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Colonel Robert Love

Colonel Robert Love was the "Founder" of Waynesville, North Carolina. The Loves played critical and crucial roles in the formation and economical development of Western North Carolina, and, Robert Love's brother, General Thomas Love, was also a prominent North Carolina politician.

Meet Colonel Robert Love's Grandchildren

Sarah Jane Burney Love:
She was the granddaughter of Colonel Robert Love, the founder of Waynesville, North Carolina. Sarah was the daughter of James Robert Love, Sr. and Maria Williamson Coman.
Cherokee Chief William Holland Thomas had a romantic relationship with the young and shy Sarah Jane Burney Love. When Will finally married his sweetheart, he was 51 and she was 24. Sarah, or "Sallie," was the daughter of William's long time friend and former business partner James Robert Love, Sr.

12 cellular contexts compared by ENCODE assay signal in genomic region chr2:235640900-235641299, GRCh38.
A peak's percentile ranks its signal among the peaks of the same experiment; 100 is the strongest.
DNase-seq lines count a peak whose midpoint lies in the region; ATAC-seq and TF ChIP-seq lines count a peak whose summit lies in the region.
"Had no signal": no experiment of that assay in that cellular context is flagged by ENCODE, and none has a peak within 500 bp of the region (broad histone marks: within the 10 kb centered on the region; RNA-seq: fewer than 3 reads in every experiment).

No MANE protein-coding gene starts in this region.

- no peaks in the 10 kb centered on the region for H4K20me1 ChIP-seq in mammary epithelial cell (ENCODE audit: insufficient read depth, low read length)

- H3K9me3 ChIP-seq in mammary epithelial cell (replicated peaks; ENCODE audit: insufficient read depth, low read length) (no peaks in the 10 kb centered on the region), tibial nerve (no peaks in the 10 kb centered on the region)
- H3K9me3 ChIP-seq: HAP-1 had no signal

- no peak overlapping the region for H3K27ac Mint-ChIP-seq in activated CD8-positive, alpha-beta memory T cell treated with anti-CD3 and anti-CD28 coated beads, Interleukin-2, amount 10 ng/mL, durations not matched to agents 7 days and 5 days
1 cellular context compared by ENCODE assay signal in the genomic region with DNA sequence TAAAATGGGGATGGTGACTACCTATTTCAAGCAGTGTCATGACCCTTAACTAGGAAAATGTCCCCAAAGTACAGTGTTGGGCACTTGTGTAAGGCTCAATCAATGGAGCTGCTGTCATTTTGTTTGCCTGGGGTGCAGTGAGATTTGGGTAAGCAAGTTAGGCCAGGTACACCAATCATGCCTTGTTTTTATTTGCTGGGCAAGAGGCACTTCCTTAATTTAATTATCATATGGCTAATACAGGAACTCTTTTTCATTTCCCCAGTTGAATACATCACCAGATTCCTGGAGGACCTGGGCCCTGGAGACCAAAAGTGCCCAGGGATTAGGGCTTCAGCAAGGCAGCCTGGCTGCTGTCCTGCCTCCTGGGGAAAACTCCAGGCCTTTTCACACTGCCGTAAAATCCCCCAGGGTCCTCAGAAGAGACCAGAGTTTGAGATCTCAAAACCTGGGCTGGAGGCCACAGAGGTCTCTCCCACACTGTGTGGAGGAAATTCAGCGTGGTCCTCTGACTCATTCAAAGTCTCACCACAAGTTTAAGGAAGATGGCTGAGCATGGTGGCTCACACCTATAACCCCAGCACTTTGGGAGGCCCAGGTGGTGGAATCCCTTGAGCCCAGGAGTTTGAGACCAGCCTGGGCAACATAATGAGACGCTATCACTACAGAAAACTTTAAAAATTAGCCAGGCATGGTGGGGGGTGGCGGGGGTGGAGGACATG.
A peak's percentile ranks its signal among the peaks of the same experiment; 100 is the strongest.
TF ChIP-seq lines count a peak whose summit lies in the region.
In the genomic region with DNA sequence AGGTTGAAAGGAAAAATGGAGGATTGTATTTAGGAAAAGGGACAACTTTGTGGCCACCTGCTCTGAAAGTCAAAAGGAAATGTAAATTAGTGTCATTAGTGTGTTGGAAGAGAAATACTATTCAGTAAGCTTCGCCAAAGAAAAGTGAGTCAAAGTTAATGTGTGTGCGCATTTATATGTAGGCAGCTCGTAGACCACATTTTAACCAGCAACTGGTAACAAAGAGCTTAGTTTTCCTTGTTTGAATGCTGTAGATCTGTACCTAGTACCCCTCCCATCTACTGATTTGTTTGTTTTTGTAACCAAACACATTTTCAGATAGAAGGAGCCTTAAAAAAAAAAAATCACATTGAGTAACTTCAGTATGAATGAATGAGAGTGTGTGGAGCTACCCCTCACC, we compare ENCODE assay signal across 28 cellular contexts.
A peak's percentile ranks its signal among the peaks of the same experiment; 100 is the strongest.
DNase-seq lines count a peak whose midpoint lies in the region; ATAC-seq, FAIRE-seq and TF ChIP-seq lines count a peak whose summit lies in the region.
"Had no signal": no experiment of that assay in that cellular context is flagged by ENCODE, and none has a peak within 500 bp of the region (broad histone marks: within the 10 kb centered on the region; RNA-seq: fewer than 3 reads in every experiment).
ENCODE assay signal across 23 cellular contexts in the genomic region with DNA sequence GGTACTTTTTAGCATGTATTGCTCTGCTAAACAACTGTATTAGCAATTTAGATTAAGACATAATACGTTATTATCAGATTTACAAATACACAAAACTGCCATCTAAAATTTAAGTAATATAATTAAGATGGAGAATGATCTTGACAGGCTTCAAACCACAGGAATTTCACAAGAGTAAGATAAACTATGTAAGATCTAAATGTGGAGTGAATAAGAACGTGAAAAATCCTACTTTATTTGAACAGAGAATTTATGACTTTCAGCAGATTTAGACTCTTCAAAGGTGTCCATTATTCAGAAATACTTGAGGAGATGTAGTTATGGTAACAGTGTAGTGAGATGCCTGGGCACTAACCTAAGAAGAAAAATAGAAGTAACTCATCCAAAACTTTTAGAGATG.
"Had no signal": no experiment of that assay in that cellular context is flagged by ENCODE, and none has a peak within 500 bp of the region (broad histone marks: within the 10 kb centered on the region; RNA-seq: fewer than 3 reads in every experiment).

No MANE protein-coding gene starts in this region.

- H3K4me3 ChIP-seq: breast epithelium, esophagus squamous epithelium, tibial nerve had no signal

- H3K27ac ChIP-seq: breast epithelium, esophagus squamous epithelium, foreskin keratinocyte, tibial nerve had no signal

Sarah's father, James Robert Love, Sr., was also a prosperous businessman, vast land owner, and a respected lawyer in North Carolina. The Loves resided in White Sulphur Springs, near present-day Waynesville, and they equaled the status of Chief Thomas. Chief Thomas's mother was Temperance Calvert, she was the grand-niece of Lord Baltimore and she was also cousin to President Zachary Taylor. One of William and Sarah's three children was Sallie Love Thomas (great-granddaughter of Robert Love), and she married a prominent citizen of Western North Carolina. Her husband was also brother-in-law to renowned Confederate General Daniel Harvey Hill. D. H. Hill was one of only thirty-three Civil War generals from North Carolina, and he was one of only two lieutenant generals from the Old North State. Theophilus Hunter Holmes was the other lieutenant general representing North Carolina (lieutenant general was the second highest rank in the Confederate Army; Robert. E. Lee was "General" or what is commonly referred to as full-general)